9. Ceejay, >However I am not sure why Tempo is a problem in lighting Only that electricity on Red days, like the last three, is very expensive so you don't want filament lamps burning away. >and could you please let me know what WAF is? WAF = Wife Acceptance Factor [:-))]  i.e. no strip lighting. Cheers.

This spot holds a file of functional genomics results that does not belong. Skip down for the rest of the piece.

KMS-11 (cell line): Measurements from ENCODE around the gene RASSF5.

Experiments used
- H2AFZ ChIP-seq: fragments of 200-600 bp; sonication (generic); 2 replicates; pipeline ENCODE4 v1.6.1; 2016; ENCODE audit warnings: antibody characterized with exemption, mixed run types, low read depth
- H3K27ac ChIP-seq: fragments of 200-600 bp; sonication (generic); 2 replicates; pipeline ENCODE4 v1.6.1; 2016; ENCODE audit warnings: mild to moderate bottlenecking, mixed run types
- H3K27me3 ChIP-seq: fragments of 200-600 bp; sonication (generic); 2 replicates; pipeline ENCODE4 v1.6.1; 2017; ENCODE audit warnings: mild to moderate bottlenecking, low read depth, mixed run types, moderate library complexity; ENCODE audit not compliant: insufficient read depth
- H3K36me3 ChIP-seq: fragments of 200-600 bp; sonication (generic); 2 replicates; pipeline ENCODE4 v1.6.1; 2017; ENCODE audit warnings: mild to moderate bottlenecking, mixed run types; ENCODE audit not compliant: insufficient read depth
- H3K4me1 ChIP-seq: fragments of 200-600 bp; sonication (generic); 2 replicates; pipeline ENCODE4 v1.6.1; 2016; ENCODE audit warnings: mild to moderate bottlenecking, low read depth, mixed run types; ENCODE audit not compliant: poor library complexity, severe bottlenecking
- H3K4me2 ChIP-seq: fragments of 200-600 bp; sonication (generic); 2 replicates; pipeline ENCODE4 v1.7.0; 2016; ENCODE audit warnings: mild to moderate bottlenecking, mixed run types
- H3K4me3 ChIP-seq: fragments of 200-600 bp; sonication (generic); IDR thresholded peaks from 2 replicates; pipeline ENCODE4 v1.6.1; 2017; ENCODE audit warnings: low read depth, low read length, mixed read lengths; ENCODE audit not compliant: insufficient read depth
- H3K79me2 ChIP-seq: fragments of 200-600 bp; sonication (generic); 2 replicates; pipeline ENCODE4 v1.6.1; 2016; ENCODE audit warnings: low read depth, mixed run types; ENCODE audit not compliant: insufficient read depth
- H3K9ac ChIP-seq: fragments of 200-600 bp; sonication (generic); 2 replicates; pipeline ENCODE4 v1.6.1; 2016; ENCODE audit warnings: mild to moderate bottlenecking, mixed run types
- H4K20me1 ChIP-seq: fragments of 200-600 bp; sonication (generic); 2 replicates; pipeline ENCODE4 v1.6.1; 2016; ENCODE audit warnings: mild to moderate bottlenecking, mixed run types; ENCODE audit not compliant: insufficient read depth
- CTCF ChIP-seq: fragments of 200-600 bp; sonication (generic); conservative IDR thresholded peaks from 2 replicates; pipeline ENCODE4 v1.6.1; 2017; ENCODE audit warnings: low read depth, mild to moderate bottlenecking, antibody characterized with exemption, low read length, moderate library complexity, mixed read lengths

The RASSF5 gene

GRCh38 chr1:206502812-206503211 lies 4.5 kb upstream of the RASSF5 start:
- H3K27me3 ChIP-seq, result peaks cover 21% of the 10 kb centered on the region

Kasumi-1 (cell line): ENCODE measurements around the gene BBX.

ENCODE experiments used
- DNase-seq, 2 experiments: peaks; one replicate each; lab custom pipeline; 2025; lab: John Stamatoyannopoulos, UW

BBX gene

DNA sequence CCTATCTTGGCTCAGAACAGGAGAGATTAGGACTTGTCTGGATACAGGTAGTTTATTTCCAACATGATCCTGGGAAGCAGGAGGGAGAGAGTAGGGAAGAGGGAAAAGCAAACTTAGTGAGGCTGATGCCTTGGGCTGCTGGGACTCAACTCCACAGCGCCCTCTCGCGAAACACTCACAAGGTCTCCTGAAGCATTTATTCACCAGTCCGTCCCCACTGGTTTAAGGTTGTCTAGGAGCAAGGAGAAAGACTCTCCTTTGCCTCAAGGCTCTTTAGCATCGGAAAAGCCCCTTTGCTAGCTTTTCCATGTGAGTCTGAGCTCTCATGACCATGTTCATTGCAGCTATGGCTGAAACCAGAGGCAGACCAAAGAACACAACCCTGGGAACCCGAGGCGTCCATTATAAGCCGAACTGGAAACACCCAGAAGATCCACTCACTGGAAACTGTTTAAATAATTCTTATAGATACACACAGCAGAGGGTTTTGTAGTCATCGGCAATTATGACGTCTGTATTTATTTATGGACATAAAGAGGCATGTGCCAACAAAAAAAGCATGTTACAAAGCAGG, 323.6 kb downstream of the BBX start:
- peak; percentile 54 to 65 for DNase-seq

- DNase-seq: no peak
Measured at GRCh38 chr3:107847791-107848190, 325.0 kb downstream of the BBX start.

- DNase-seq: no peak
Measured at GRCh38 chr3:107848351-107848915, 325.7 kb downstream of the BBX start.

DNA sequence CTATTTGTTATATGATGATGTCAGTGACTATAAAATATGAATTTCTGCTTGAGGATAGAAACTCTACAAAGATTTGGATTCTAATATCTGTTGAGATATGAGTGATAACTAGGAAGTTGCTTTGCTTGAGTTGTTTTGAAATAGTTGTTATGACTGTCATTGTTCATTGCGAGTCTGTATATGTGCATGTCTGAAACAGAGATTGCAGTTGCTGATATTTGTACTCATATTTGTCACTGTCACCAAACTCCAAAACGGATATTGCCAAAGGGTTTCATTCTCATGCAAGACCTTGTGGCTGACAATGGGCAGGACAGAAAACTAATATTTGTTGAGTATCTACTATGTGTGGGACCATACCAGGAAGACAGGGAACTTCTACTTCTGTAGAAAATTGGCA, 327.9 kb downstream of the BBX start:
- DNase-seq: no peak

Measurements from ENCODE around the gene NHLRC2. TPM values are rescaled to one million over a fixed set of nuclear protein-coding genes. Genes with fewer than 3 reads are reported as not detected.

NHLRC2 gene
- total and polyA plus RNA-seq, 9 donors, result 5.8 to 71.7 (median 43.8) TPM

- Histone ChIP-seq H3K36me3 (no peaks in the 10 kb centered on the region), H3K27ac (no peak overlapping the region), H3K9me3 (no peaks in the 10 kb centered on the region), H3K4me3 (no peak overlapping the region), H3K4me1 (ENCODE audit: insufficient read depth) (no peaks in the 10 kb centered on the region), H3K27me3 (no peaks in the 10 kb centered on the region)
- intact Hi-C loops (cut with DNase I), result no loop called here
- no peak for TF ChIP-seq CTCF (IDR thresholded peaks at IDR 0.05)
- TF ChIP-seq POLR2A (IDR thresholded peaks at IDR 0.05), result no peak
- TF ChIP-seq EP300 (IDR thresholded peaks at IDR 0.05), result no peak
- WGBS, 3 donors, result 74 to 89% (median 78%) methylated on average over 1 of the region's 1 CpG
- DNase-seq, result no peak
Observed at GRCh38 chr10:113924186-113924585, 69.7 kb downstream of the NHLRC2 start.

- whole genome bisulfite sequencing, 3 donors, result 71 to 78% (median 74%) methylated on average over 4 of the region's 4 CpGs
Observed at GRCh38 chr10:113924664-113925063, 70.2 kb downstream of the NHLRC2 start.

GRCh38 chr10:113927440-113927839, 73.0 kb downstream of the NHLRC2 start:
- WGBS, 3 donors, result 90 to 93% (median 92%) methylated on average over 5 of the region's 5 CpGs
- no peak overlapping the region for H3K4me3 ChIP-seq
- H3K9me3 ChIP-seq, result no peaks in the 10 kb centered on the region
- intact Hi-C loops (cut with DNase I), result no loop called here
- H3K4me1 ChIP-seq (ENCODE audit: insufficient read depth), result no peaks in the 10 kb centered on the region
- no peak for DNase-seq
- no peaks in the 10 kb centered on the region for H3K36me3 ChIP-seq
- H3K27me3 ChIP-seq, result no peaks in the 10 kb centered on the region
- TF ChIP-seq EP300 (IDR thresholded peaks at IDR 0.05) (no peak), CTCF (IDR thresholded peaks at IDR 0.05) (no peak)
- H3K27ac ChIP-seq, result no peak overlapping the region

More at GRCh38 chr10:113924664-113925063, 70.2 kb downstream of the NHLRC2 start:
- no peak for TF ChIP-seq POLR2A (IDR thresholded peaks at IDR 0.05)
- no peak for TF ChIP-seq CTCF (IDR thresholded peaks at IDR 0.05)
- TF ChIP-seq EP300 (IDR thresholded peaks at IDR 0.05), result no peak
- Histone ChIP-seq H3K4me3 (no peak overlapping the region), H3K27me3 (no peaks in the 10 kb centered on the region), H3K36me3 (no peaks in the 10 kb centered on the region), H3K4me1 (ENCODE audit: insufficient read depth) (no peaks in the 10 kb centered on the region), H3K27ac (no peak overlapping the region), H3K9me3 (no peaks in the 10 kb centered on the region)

10. Hi Ceejay, I have just finished our new kitchen and spent ages looking at suitable (and not so suitable!) lighting with an architect friend.  We have Tempo so normal incandescent and halogen lamps were out.  The florescent downlighters all seemed to fit in with hotel rooms rather than homes.  I finally found a range of directional lighting from ‘Paulmann’.  I am very pleased with the result as I hate poor lighting when I am cooking and the fittings have full WAF rating!  I found the lights, strangely enough, in Mr.Bricolage.  Previously, I must have visited over a dozen specialist lighting shops without success.     Hope this helps. Brian